By Jennifer De Pinto, Fred Backus, Kabir Khanna and Anthony Salvanto
As Republican leaders push forward to repeal and replace Obamacare, most Americans would prefer a public discussion take place in the Senate, feeling they don't have a good understanding of what the plans would do. From what they do know, or anticipate, by two to one, more believe the plans will hurt them rather than help them. And the bill passed recently by the House gets majority disapproval.
Almost three quarters -- including most Republicans --as they work on the bill. Republicans are, however, twice as likely as both Democrats and independents to endorse a private approach.
Perhaps this is because most Republicans, Democrats, and independents agree they haven't heard enough to feel they have a good understanding of the Republicans' plans yet.
Still looking for information, many start off as skeptical. Most Democrats and nearly a third of independents think the GOP health care plans will hurt them personally. More than half of Republicans anticipate no effect on them personally.
Women and lower-income Americans are particularly likely to say they will be hurt personally by the plans.
Few feel positively toward. Overall, 32 percent approve of the bill, while 59 percent disapprove. Views are divided by partisanship.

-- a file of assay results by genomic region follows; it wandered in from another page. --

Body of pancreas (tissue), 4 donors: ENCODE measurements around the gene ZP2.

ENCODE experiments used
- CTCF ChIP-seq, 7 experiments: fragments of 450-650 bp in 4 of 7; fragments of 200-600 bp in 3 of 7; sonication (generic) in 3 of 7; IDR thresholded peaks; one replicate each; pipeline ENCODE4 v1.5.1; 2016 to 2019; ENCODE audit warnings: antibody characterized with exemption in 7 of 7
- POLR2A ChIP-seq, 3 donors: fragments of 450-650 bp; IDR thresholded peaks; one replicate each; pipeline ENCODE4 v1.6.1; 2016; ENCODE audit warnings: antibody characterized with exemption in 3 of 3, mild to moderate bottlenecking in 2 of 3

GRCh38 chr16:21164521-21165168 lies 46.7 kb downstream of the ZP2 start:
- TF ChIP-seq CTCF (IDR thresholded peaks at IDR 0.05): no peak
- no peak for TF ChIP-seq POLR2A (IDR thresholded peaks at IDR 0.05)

Meanwhile, most Americans would prefer that Congress improve the Affordable Care Act, not repeal it, including half of Republicans who don't want it repealed entirely. Overall, seven in ten say the law should either be kept in place or that it has some good things but needs changes to make it work better. Fewer than three in ten say Congress should repeal and replace it entirely.
This poll was conducted by telephone June 15-18, 2017 among a random sample of 1,117 adults nationwide. Data collection was conducted on behalf of CBS News by SSRS of Media, PA. Phone numbers were dialed from samples of both standard land-line and cell phones.
The poll employed a random digit dial methodology. For the landline sample, a respondent was randomly selected from all adults in the household. For the cell sample, interviews were conducted with the person who answered the phone.
Interviews were conducted in English and Spanish using live interviewers. The data have been weighted to reflect U.S. Census figures on demographic variables.
The error due to sampling for results based on the entire sample could be plus or minus four percentage points. The error for subgroups may be higher and is available by request. The margin of error includes the effects of standard weighting procedures which enlarge sampling error slightly.
This poll release conforms to the Standards of Disclosure of the National Council on Public Polls.
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